We have had frequent, long-lasting eddy patterns in the greater San Francisco Bay Area.
Today, June 15, one of the longest eddy patterns continues, with southerly coast winds the most reliable Bay winds north of the Bay Bridge.
In this first image from June 13, notice how the NPH has shoved a ridge into the Pacific Northwest. This is represented by the white isobar lines. Notice how the upper-level winds converge in this area, tightening the pressure gradient in this area. This ridge produces NNE winds aloft and encourages low pressure to balloon over the coast north of the Golden Gate. These factors have been persisting, keeping an eddy in our area.
I expect the current eddy pattern to begin to end at midday on June 17 and then abruptly die on June 18. At that point, the North Pacific High’s surface NW winds begin to build.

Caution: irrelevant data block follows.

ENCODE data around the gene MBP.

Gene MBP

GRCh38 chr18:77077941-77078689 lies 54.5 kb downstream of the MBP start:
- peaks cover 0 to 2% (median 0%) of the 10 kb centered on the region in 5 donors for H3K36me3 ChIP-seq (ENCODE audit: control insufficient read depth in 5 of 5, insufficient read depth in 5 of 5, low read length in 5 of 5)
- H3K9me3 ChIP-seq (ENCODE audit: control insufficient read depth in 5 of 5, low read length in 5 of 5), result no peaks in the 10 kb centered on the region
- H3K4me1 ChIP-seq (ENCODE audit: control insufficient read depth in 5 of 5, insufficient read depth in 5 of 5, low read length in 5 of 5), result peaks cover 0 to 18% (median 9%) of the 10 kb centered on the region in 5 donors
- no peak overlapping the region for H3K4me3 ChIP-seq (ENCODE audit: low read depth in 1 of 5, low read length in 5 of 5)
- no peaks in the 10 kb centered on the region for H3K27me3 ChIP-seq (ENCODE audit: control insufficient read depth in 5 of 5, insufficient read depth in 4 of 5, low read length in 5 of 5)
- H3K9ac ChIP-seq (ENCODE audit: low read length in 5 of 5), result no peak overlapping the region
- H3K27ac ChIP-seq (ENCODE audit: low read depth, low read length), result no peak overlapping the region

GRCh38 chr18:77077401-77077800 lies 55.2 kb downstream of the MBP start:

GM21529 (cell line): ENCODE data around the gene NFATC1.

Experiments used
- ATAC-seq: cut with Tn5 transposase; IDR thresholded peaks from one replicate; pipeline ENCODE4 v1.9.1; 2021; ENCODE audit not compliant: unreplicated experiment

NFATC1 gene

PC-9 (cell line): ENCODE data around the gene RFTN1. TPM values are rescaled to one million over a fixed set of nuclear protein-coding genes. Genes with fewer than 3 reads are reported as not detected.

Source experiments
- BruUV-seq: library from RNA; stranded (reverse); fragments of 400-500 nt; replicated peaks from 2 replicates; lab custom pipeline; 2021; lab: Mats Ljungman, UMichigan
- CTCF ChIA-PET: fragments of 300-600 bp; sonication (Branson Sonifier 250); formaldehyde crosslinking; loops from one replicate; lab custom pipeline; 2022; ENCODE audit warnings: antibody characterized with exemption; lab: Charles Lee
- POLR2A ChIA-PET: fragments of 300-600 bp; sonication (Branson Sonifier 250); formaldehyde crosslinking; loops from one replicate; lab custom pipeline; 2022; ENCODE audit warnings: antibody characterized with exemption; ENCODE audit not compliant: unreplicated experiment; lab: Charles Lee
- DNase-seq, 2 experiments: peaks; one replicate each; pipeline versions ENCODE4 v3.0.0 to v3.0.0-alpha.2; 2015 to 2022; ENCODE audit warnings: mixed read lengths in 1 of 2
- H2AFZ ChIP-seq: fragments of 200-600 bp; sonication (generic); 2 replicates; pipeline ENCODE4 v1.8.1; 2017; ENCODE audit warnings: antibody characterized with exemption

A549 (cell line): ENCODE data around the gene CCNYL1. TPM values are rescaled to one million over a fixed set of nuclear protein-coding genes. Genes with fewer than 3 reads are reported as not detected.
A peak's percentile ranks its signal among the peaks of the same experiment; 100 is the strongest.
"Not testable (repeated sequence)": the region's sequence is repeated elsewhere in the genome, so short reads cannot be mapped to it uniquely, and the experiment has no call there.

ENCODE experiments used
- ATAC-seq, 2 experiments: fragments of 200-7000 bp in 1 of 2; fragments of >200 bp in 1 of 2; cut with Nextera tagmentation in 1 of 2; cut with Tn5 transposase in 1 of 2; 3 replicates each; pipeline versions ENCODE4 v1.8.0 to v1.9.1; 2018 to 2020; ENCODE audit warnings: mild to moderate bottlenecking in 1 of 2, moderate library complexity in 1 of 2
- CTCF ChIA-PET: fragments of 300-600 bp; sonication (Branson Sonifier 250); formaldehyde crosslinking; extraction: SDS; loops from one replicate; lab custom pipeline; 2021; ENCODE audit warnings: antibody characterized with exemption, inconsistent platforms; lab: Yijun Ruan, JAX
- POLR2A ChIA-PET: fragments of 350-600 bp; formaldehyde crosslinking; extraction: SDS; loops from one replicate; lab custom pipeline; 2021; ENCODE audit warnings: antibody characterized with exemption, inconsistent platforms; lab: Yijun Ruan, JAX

The second image shows the North Pacific High tightening isobars along our coast and the upper-level winds that encourage this building NW winds.
But the real focus of this blog is HOW the upper-level winds lead to the eddy, its death, and the development of strong NW ocean winds on the San Francisco coast.
Notice the southward loop in the upper-level winds at ≈18,000 feet. This loop is an upper trough and represents cooler air moving southward. Notice how these winds converge as they approach the Northern California coast.
Packing all this air into a smaller volume makes it denser, so it subsides towards the surface. This does 2 things. One, it increases the surface pressure. You can see this by looking at the isobars of the North Pacific High and notice how close together they are near the San Francisco Bay Area coastline. The tighter the isobars, the stronger the pressure gradient and the stronger the NW ocean winds. Secondly, the wind in the convergence zone at ≈18,000 feet is moving very fast. As this air subsides, it carries that high-velocity wind closer to the surface. So I expect strong gusty wind Sunday and Monday.
Forecasting this far in advance is always sketchy, so put all this in your calendar and let’s see how it plays out.